YOUNGSTOWN Utility rates set to go up
The proposed sewer rate increases are in addition to increases adopted earlier this year.
By PETER H. MILLIKEN
VINDICATOR STAFF WRITER
YOUNGSTOWN -- People served by the city's water, sewer and garbage collection systems can expect to pay more for these services before the end of the year.
A draft ordinance proposing a 25 percent to 30 percent increase in sewer charges over the next five years will be before city council's utilities and finance committees Aug. 14.
If the committees favor it, the ordinance is expected to go before the full council Aug. 21, and the increases could take effect this fall, said Carmen Conglose, deputy director of public works.
If the increase is 30 percent, bills would increase by about $2 per month per year for the average household, for a total of $10 a month increase over five years. The average household sewer bill is $34.18 a month, Conglose said.
The increases would be in addition to those enacted earlier this year, which total 15 percent between now and 2006, as the result of a settlement of a lawsuit filed against the city by the U.S. EPA.
Conglose told the utilities committee Wednesday that the increase is needed to cover increased employee pay and benefit costs and debt incurred for plant improvements at a time when the number of customers and water consumption (upon which sewer bills are based) are both declining at the rate of about 1 percent a year.
"I don't think anybody wants to see any increases. None of us are happy to see that. But we have to have a system that is self-sufficient. We have to have a system that is self-sustaining,'' said Councilman Rufus Hudson, D-2nd, adding that he favors the minimum rate increase necessary to keep the system self-sufficient and out of deficit.
The committee also endorsed a request by Finance Director Dave Bozanich to increase the city's monthly garbage collection fee from $6.50 to $8 a month per household because the current fee isn't sufficient to cover collection costs. Bozanich said the proposed increase would likely take effect around Oct. 1.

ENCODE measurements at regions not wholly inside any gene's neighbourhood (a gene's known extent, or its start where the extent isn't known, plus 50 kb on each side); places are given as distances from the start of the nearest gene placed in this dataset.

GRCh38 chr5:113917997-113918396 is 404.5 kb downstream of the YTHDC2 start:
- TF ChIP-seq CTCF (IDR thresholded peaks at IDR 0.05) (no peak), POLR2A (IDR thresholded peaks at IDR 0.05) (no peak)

Bozanich said the city also is likely to increase water rates in response to increases proposed by the Mahoning Valley Sanitary District, which supplies water to the city, and in response to the city's need to upgrade and extend its water distribution system.
The sewer and garbage fee increases require council action, but water rates can be increased by Mayor George McKelvey and Water Commissioner Charles Sammarone, Bozanich said. City residents pay combined water, sewer and garbage collection bills.
Sewer and water rate increases would affect residents outside the city, too. The sanitary sewer system serves about 150,000 people in the city and parts of Mahoning and Trumbull counties. The water system serves city residents and distributes water bought from the Mahoning Valley Sanitary District to Austintown, Boardman, Canfield Township, North Jackson and Liberty. The city sells water in bulk to Mineral Ridge, Girard and the city of Canfield.
Bozanich said he believes water, sewer and garbage collection services should be financially self-sufficient, and noted that, even after the proposed increases, city residents will still pay less for these services than their suburban counterparts.
"We need to protect the financial integrity of those systems and invest in those systems," Bozanich added.